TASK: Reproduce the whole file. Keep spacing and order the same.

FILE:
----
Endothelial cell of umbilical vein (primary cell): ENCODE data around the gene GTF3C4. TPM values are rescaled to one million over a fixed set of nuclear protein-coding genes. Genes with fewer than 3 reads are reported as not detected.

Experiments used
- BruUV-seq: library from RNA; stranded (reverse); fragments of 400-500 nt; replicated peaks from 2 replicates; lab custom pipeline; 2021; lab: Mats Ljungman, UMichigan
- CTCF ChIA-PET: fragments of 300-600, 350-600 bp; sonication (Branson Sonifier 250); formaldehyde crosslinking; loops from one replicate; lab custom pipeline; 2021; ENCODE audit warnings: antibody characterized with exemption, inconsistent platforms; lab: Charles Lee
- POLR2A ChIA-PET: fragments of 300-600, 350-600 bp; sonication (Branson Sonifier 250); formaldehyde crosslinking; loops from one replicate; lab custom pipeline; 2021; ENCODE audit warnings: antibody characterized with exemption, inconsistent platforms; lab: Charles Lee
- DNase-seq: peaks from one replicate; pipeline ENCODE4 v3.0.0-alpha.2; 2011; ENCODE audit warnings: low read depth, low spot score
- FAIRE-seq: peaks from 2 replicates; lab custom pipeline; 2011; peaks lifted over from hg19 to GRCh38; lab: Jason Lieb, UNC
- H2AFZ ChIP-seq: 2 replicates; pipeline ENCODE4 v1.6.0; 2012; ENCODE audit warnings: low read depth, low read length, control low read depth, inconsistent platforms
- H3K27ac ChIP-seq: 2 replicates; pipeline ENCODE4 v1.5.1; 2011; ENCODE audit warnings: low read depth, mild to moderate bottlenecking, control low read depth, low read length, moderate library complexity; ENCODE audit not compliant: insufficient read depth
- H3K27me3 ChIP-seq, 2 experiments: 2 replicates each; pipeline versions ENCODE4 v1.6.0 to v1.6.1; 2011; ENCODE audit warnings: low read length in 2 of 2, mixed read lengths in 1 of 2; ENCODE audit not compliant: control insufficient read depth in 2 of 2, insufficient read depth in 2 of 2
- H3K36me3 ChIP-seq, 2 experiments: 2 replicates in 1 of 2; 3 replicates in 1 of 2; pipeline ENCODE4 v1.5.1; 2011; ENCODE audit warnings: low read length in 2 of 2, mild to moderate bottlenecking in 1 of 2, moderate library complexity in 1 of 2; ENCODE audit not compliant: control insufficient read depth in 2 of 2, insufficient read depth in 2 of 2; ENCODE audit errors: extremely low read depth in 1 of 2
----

Endothelial cell of umbilical vein (primary cell): ENCODE data around the gene GTF3C4. TPM values are rescaled to one million over a fixed set of nuclear protein-coding genes. Genes with fewer than 3 reads are reported as not detected.

Experiments used
- BruUV-seq: library from RNA; stranded (reverse); fragments of 400-500 nt; replicated peaks from 2 replicates; lab custom pipeline; 2021; lab: Mats Ljungman, UMichigan
- CTCF ChIA-PET: fragments of 300-600, 350-600 bp; sonication (Branson Sonifier 250); formaldehyde crosslinking; loops from one replicate; lab custom pipeline; 2021; ENCODE audit warnings: antibody characterized with exemption, inconsistent platforms; lab: Charles Lee
- POLR2A ChIA-PET: fragments of 300-600, 350-600 bp; sonication (Branson Sonifier 250); formaldehyde crosslinking; loops from one replicate; lab custom pipeline; 2021; ENCODE audit warnings: antibody characterized with exemption, inconsistent platforms; lab: Charles Lee
- DNase-seq: peaks from one replicate; pipeline ENCODE4 v3.0.0-alpha.2; 2011; ENCODE audit warnings: low read depth, low spot score
- FAIRE-seq: peaks from 2 replicates; lab custom pipeline; 2011; peaks lifted over from hg19 to GRCh38; lab: Jason Lieb, UNC
- H2AFZ ChIP-seq: 2 replicates; pipeline ENCODE4 v1.6.0; 2012; ENCODE audit warnings: low read depth, low read length, control low read depth, inconsistent platforms
- H3K27ac ChIP-seq: 2 replicates; pipeline ENCODE4 v1.5.1; 2011; ENCODE audit warnings: low read depth, mild to moderate bottlenecking, control low read depth, low read length, moderate library complexity; ENCODE audit not compliant: insufficient read depth
- H3K27me3 ChIP-seq, 2 experiments: 2 replicates each; pipeline versions ENCODE4 v1.6.0 to v1.6.1; 2011; ENCODE audit warnings: low read length in 2 of 2, mixed read lengths in 1 of 2; ENCODE audit not compliant: control insufficient read depth in 2 of 2, insufficient read depth in 2 of 2
- H3K36me3 ChIP-seq, 2 experiments: 2 replicates in 1 of 2; 3 replicates in 1 of 2; pipeline ENCODE4 v1.5.1; 2011; ENCODE audit warnings: low read length in 2 of 2, mild to moderate bottlenecking in 1 of 2, moderate library complexity in 1 of 2; ENCODE audit not compliant: control insufficient read depth in 2 of 2, insufficient read depth in 2 of 2; ENCODE audit errors: extremely low read depth in 1 of 2